Instructional Shift 5: Take every available opportunity to support the development of number sense.

Chapter 6: Building Number Sense

What should we see in an effective mathematics classroom?

-An unrelenting focus on estimation and justifying estimates to computations and to the solution of problems

Facilitate a team discussion: "How can estimation be interwoven into mathematics classroom activities?"

When lesson planning, include deliberate questions that have students answer the following: "What do you predict the solution may be?", "Is your answer reasonable and how do you know?" "Why is an unreasonable estimation for the solution?", etc.

Encourage teachers to pair up and observe each other, taking note over the course of one week how many times estimation was emphasized in the classroom. Have teacher pairs meet to share results.

-An unrelenting focus on a mature sense of place value

Lead a brainstorming session focused around the importance of place value:

Why is place value important?

How is estimation and place value related?

In what real-life situations is estimation and place value critical?

-Frequent discussions and modeling about how to use number sense to "outsmart" the problem

Encourage multiple strategies for solving a problem. Have students "demonstrate" their strategy for the class.

When necessary, model for students alternate ways to solve a problem.

Allow time in team meetings for teachers to experience at least one math task. Have teachers share out strategies they used to solve the problem and how they knew their strategy was mathematically sound. As a follow-up discuss what number sense skills were needed to solve the problem and how these skills could be developed in the mathematics classroom.

-Frequent opportunities to put the calculator aside and estimate or compute mentally when appropriate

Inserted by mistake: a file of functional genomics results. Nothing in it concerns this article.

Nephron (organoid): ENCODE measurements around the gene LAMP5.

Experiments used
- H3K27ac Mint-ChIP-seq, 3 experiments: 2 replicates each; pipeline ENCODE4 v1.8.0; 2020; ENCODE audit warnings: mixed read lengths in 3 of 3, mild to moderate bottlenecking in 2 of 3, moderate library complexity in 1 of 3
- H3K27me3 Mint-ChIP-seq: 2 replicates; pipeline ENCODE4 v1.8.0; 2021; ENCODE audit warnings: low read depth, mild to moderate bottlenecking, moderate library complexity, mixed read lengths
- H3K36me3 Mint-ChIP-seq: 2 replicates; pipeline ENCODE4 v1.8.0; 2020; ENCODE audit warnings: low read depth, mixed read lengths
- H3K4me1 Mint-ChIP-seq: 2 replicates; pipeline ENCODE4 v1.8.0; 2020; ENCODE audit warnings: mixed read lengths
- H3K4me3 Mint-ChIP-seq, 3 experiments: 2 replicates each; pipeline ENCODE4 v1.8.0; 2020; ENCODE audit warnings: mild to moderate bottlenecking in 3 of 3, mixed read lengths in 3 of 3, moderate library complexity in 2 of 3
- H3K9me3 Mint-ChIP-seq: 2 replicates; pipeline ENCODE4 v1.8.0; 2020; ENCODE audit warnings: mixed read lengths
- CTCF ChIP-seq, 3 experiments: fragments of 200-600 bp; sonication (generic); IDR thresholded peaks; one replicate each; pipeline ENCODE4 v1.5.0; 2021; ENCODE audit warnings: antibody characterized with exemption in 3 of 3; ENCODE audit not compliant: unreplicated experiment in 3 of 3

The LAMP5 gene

Periodically begin/end the lesson with a mental math task. Have students solve a problem mentally, then describe their method for solving the problem. Example: Describe how you would subtract 72 - 59 mentally.

Have students find the solution to one-step or two-step equations by completing the "I'm Thinking of a Number" game. Example: "I'm thinking of a number that when you multiply the number by 2 then add 3 the result is 11. What is my number?"

Instructional Shift 5: Take every available opportunity to support the development of number sense.## Chapter 6: Building Number Sense

What should we see in an effective mathematics classroom?-An unrelenting focus on estimation and justifying estimates to computations and to the solution of problems"How can estimation be interwoven into mathematics classroom activities?""What do you predict the solution may be?", "Is your answer reasonable and how do you know?" "Why is an unreasonable estimation for the solution?", etc.-An unrelenting focus on a mature sense of place valueWhy is place value important?How is estimation and place value related?In what real-life situations is estimation and place value critical?-Frequent discussions and modeling about how to use number sense to "outsmart" the problem-Frequent opportunities to put the calculator aside and estimate or compute mentally when appropriate